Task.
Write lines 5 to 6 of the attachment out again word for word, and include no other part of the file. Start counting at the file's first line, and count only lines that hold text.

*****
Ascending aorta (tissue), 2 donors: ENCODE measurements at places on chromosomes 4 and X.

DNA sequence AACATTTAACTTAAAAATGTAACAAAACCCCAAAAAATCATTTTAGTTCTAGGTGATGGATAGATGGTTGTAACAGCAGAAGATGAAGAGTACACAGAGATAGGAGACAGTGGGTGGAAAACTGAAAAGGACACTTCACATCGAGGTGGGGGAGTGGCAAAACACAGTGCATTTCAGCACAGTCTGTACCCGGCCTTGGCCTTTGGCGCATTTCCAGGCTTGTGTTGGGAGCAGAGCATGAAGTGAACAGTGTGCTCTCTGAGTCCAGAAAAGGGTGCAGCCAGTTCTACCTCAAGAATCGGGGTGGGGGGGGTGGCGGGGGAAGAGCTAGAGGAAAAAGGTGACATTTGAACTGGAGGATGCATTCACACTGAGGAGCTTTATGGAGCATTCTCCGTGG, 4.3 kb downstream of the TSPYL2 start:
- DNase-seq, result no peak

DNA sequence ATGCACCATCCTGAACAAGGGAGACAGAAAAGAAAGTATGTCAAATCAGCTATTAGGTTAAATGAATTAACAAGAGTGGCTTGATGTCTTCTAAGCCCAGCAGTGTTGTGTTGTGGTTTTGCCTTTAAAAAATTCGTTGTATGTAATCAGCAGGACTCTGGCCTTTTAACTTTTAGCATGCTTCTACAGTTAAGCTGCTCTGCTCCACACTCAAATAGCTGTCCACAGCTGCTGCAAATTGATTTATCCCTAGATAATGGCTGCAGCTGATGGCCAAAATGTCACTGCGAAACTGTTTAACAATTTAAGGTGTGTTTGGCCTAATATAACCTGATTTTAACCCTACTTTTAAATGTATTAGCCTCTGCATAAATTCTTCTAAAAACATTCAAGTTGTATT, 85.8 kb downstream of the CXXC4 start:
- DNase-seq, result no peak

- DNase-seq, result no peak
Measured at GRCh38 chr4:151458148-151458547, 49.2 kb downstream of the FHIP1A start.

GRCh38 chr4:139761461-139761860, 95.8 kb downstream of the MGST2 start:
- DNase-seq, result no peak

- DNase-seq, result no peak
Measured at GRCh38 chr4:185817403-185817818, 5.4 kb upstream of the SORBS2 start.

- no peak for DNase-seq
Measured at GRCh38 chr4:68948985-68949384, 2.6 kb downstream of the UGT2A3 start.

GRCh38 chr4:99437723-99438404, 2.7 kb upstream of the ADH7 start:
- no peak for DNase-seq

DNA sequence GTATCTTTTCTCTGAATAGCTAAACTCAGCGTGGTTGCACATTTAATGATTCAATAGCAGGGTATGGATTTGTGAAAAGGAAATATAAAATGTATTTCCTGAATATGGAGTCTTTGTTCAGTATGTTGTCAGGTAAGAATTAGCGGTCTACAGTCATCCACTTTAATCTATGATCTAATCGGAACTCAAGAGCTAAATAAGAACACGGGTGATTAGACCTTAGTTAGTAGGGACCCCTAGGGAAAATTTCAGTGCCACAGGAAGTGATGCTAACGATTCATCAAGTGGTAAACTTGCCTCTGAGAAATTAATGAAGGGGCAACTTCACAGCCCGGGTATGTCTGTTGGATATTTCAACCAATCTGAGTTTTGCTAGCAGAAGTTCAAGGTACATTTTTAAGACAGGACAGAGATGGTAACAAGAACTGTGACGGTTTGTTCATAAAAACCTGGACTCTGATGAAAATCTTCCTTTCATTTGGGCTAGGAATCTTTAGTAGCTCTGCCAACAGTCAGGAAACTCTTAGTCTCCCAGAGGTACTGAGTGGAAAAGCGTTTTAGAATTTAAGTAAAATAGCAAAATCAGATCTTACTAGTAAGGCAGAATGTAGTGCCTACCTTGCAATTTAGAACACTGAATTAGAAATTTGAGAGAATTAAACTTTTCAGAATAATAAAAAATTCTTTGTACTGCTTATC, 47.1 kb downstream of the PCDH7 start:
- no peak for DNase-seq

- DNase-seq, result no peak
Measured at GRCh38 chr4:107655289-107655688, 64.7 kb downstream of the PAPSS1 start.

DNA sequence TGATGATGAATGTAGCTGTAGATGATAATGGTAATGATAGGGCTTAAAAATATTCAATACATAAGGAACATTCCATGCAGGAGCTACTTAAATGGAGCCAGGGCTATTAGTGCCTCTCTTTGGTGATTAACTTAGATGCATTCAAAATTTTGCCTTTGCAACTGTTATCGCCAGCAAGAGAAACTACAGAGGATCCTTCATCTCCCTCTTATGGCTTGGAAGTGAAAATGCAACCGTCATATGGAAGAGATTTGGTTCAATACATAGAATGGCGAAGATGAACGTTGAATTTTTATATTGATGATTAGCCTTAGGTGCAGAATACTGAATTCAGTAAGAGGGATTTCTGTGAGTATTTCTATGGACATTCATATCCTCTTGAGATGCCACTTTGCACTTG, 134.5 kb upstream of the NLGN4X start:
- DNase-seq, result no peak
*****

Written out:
- DNase-seq, result no peak

- DNase-seq, result no peak